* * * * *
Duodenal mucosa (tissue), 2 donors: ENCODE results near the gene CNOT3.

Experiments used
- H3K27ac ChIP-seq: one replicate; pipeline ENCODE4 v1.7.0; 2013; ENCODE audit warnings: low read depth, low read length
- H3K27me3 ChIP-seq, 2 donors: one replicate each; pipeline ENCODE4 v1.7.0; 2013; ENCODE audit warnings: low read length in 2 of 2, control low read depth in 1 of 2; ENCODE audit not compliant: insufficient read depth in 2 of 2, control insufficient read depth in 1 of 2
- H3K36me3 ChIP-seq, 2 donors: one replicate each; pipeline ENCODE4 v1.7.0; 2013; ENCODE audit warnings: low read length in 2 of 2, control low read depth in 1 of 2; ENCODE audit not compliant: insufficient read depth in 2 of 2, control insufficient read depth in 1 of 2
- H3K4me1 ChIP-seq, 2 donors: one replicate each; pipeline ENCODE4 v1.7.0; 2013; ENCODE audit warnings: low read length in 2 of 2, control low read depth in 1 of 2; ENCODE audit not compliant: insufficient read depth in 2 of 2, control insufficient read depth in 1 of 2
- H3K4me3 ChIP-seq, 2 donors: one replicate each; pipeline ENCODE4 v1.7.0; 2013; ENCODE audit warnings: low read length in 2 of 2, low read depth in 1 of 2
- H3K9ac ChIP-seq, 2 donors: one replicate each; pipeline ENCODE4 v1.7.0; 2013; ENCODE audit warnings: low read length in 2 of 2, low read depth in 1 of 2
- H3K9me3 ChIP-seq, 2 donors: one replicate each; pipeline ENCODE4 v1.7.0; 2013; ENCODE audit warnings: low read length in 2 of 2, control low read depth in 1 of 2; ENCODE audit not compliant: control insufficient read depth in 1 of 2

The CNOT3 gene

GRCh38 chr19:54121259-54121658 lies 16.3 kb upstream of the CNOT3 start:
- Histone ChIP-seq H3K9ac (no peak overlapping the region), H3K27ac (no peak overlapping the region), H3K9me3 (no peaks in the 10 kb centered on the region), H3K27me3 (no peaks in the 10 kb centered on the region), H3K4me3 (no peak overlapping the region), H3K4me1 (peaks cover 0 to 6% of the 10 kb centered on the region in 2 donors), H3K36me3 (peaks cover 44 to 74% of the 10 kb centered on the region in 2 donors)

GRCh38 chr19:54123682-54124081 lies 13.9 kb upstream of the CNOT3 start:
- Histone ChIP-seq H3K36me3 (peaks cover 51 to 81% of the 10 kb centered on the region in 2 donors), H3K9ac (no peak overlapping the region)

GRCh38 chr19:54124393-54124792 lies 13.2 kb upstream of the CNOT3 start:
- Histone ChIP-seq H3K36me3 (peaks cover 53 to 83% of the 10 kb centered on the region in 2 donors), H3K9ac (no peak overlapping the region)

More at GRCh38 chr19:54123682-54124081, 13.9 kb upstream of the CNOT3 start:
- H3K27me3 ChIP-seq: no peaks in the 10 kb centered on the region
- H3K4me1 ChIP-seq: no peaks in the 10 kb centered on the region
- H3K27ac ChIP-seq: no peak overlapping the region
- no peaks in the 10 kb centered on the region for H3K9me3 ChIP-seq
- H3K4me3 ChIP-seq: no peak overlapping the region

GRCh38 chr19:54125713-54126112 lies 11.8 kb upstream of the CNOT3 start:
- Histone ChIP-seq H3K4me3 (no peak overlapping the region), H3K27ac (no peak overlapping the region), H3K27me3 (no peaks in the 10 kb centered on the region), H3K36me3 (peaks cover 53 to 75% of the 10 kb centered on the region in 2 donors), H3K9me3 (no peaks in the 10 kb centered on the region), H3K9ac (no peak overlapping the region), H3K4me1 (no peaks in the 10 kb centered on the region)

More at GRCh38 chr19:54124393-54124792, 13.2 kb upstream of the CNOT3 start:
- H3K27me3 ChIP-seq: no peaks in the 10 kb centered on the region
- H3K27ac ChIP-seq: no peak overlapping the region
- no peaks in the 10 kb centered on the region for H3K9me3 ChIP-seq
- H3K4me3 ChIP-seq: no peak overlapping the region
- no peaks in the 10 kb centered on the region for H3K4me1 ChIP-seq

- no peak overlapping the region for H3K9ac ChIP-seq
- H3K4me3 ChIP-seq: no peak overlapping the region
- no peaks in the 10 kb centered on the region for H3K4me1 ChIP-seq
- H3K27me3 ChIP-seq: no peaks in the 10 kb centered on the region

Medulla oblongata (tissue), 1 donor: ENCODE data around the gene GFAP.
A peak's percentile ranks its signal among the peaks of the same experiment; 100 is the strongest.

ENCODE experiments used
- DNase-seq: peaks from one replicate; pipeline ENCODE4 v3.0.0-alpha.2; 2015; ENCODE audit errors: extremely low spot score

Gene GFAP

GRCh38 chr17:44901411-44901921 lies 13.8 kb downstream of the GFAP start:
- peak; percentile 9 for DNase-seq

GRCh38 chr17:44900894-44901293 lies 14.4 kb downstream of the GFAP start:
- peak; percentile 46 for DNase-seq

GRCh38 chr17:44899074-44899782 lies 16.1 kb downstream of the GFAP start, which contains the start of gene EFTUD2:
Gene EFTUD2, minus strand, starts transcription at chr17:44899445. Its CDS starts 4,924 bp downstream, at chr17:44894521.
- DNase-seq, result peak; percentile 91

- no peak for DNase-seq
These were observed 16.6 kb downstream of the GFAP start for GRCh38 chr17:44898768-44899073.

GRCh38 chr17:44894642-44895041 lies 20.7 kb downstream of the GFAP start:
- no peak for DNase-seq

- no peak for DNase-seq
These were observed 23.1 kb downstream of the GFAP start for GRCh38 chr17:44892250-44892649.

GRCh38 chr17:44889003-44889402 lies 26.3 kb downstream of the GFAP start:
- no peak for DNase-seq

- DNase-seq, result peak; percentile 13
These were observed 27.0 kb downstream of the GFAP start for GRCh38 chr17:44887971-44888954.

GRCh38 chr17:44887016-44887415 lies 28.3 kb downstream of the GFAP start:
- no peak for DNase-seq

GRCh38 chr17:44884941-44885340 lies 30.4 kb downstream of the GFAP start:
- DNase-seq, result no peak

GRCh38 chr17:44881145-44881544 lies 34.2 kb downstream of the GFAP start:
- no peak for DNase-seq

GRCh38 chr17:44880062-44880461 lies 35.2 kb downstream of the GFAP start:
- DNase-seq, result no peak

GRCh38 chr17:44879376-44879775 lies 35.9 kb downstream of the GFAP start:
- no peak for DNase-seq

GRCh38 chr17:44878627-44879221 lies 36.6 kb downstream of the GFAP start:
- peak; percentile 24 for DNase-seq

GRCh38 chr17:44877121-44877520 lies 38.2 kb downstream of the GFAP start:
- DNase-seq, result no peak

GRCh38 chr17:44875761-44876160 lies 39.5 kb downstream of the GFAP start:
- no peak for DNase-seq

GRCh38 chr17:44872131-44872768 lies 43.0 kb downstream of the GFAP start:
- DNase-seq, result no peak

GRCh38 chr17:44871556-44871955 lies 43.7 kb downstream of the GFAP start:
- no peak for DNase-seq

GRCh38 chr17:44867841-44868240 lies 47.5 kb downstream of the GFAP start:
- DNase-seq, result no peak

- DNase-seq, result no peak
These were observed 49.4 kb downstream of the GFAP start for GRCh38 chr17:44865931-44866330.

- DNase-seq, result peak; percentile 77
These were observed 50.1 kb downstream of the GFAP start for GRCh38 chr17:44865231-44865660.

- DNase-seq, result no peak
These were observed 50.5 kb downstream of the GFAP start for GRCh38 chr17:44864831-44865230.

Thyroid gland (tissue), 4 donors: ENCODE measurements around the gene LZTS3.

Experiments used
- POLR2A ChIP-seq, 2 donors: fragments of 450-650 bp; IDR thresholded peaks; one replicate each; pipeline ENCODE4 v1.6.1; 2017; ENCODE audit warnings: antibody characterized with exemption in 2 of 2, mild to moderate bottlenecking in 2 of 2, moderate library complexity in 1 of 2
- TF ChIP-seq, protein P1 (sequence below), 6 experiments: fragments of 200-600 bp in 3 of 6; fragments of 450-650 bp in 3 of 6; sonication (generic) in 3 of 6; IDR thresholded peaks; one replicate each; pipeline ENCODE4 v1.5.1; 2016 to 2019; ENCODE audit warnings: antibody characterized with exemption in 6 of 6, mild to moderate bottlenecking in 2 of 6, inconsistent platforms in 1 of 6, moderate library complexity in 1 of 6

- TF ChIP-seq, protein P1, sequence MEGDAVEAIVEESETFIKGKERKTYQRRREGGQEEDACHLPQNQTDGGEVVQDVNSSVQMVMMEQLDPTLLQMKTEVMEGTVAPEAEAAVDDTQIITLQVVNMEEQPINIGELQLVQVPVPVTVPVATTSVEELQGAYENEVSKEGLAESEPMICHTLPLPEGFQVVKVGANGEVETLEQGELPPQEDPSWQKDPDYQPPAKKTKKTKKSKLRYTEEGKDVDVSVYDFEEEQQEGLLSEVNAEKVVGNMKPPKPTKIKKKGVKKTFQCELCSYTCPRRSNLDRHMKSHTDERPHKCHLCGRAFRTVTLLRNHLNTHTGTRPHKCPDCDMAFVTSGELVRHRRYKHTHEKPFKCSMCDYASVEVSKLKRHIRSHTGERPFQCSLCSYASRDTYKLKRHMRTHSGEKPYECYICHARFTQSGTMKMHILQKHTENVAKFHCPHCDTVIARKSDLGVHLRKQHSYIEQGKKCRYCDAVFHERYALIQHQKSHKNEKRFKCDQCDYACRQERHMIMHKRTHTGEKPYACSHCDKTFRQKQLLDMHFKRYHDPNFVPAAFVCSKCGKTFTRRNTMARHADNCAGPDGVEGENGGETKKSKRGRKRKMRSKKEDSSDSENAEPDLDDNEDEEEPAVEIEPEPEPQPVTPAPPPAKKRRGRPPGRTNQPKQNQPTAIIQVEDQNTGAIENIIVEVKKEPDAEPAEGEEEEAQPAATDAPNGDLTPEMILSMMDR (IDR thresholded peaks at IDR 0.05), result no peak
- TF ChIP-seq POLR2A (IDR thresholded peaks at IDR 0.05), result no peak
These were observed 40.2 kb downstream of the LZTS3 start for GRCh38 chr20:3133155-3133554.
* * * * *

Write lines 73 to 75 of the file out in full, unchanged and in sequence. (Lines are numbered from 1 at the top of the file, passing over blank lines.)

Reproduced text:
GRCh38 chr17:44872131-44872768 lies 43.0 kb downstream of the GFAP start:
- DNase-seq, result no peak

GRCh38 chr17:44871556-44871955 lies 43.7 kb downstream of the GFAP start: